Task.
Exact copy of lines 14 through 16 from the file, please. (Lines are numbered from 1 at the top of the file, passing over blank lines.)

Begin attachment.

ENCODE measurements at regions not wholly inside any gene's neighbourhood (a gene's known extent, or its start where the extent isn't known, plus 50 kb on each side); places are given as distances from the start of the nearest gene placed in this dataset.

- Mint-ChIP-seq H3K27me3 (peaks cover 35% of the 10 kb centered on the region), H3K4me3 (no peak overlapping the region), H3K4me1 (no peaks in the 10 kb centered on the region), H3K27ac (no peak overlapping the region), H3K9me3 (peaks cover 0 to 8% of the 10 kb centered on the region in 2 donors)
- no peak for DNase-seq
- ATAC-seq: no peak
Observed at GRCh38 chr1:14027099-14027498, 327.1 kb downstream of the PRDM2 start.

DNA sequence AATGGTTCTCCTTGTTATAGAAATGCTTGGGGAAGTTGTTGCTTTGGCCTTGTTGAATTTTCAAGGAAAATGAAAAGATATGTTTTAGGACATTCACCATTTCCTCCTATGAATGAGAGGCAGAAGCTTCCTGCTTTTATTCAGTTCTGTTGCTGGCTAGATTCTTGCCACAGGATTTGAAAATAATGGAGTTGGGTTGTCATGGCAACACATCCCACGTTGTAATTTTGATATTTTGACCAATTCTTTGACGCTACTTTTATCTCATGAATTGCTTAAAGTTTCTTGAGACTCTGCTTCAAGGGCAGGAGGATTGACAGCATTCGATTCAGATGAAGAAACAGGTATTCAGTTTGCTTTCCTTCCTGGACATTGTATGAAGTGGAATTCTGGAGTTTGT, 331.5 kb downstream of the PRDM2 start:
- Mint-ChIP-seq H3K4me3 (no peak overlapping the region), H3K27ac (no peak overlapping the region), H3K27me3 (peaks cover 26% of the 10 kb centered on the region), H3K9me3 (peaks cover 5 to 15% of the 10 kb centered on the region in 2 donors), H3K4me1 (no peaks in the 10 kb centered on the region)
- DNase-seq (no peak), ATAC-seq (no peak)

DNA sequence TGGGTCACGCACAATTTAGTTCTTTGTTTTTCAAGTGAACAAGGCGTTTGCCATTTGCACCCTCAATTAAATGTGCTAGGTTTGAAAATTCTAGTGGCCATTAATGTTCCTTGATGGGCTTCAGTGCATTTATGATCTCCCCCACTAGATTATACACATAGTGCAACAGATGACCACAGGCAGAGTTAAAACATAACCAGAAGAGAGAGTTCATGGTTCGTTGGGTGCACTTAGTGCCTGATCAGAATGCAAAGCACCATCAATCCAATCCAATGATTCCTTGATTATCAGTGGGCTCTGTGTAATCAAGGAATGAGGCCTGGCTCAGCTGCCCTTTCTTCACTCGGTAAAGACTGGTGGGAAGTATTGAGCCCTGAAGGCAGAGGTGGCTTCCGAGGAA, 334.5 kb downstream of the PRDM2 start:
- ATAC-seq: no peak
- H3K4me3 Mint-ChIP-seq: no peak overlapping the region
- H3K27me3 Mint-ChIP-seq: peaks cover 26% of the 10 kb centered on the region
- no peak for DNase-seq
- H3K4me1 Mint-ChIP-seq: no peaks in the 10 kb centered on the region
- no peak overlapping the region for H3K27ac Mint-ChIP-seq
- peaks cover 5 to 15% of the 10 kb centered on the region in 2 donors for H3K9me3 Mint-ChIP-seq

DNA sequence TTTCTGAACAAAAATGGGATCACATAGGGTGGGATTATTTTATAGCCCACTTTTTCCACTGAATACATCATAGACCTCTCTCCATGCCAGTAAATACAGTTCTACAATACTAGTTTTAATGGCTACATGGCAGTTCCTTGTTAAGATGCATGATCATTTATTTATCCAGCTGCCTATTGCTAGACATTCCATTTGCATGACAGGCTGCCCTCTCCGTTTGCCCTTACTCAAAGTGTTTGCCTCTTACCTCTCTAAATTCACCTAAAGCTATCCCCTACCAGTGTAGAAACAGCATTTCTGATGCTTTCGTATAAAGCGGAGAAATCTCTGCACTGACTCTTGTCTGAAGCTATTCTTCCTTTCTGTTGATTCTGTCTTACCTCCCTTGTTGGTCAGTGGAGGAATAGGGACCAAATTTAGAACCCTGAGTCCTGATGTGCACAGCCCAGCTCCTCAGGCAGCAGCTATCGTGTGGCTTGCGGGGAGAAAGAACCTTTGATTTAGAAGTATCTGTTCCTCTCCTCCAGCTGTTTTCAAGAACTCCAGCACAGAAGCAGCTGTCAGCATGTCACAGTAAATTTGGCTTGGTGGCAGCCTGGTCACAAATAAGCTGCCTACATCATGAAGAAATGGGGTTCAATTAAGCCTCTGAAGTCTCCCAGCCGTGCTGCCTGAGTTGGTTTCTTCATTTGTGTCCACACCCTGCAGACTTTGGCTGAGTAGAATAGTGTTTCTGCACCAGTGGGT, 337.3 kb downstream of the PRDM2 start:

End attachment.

- H3K4me1 Mint-ChIP-seq: no peaks in the 10 kb centered on the region
- no peak overlapping the region for H3K27ac Mint-ChIP-seq
- peaks cover 5 to 15% of the 10 kb centered on the region in 2 donors for H3K9me3 Mint-ChIP-seq